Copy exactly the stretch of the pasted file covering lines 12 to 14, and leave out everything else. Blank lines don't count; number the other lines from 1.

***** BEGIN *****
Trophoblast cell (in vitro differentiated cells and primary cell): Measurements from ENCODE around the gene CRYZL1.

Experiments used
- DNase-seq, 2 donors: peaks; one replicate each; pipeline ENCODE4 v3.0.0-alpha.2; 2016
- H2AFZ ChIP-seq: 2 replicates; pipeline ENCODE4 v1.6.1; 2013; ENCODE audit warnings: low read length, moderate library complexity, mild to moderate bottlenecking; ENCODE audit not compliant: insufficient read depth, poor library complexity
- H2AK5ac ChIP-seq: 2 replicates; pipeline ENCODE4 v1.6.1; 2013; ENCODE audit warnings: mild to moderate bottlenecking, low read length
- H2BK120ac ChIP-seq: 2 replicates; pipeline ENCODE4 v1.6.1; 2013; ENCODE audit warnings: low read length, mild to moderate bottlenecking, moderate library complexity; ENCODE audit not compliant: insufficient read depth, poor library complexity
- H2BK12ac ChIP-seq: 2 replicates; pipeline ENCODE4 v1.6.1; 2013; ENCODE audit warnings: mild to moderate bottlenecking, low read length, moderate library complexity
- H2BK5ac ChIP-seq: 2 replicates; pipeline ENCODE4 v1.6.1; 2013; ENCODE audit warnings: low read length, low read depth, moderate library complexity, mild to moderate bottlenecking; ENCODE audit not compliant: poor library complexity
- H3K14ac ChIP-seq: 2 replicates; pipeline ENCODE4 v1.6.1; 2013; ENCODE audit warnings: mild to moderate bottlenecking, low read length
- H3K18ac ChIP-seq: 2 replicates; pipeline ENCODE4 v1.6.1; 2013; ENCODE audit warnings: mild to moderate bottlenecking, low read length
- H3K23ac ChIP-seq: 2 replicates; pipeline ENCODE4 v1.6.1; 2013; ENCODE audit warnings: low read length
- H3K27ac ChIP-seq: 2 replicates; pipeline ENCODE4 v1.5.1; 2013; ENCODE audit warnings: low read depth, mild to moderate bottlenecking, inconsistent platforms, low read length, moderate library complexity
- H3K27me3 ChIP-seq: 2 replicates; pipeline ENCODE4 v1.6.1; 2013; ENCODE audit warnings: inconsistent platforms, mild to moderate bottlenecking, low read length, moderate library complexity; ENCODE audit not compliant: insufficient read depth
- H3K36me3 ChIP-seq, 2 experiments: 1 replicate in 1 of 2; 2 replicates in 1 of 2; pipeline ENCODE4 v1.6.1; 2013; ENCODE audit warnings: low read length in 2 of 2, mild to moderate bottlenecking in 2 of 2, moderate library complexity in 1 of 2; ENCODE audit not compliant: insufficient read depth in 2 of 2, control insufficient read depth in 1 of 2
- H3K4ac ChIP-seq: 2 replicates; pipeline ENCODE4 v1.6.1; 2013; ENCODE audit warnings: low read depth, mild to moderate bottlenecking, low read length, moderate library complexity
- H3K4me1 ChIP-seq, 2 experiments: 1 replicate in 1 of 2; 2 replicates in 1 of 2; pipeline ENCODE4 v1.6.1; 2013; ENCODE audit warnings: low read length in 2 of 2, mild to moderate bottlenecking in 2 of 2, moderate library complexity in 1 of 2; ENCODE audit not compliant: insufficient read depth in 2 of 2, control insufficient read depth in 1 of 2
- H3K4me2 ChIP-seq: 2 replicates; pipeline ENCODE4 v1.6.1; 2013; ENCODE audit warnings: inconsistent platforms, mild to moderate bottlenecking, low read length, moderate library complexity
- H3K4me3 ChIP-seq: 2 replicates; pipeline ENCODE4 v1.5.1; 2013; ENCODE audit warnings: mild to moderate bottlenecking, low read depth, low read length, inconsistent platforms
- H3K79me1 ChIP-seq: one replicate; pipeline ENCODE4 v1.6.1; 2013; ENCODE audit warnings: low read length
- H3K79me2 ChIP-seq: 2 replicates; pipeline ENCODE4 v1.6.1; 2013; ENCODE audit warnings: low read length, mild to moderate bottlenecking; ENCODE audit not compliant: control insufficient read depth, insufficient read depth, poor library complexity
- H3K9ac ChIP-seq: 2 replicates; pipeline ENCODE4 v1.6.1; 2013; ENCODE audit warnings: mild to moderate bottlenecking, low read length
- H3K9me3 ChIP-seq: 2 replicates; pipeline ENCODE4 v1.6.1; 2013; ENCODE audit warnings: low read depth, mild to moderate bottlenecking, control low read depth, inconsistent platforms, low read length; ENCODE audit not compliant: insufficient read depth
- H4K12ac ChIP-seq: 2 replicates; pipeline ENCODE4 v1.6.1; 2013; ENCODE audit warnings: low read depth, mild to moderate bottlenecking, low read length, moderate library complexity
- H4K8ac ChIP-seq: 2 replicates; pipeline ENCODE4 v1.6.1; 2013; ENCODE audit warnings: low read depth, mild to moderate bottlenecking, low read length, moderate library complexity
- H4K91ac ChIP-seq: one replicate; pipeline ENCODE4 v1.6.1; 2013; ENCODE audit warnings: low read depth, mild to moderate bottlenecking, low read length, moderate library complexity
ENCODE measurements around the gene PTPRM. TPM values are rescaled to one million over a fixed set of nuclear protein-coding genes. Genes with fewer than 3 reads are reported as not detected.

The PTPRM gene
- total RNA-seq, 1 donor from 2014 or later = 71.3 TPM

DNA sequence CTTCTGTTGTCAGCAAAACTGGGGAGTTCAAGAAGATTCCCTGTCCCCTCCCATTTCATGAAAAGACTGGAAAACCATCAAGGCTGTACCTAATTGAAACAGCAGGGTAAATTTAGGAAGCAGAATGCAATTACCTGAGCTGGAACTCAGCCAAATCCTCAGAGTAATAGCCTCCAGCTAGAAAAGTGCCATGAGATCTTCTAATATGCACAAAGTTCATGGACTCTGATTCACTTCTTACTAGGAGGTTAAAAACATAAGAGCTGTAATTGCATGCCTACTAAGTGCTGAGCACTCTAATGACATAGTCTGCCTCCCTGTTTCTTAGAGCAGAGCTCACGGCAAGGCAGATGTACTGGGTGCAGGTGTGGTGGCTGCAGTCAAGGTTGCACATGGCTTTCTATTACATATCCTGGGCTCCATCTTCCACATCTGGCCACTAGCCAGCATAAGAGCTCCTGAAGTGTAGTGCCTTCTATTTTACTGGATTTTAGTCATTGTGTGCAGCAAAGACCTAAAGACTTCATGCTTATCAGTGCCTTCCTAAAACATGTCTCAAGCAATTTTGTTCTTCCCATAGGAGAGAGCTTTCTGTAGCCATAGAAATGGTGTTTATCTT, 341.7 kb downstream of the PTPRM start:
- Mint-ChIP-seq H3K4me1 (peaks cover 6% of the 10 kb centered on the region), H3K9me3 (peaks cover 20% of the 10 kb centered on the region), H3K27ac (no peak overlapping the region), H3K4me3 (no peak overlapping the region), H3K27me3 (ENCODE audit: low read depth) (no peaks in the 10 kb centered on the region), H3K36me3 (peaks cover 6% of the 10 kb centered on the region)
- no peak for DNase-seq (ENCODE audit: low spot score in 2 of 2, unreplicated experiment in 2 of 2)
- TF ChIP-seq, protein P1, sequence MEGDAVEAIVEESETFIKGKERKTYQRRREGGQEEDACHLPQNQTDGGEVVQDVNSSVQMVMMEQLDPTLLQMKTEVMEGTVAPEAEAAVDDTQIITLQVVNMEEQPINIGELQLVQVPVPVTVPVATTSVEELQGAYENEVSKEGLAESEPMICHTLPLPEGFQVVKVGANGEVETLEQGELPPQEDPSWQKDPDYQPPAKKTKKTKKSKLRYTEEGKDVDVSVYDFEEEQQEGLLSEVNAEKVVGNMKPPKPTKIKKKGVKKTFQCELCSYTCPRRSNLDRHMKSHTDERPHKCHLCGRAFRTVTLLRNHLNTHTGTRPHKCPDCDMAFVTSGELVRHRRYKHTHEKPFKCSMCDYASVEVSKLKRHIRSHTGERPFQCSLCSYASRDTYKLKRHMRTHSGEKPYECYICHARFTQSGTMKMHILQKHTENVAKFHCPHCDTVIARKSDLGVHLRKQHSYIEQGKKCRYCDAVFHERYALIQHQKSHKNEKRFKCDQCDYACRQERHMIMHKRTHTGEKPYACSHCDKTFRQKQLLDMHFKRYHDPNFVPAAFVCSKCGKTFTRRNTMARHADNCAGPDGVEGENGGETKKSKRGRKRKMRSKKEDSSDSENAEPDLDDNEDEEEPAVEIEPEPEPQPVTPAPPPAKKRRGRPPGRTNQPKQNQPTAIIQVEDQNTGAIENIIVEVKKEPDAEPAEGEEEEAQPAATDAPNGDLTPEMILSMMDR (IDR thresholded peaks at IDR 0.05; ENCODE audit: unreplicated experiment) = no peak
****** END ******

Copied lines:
- H3K27ac ChIP-seq: 2 replicates; pipeline ENCODE4 v1.5.1; 2013; ENCODE audit warnings: low read depth, mild to moderate bottlenecking, inconsistent platforms, low read length, moderate library complexity
- H3K27me3 ChIP-seq: 2 replicates; pipeline ENCODE4 v1.6.1; 2013; ENCODE audit warnings: inconsistent platforms, mild to moderate bottlenecking, low read length, moderate library complexity; ENCODE audit not compliant: insufficient read depth
- H3K36me3 ChIP-seq, 2 experiments: 1 replicate in 1 of 2; 2 replicates in 1 of 2; pipeline ENCODE4 v1.6.1; 2013; ENCODE audit warnings: low read length in 2 of 2, mild to moderate bottlenecking in 2 of 2, moderate library complexity in 1 of 2; ENCODE audit not compliant: insufficient read depth in 2 of 2, control insufficient read depth in 1 of 2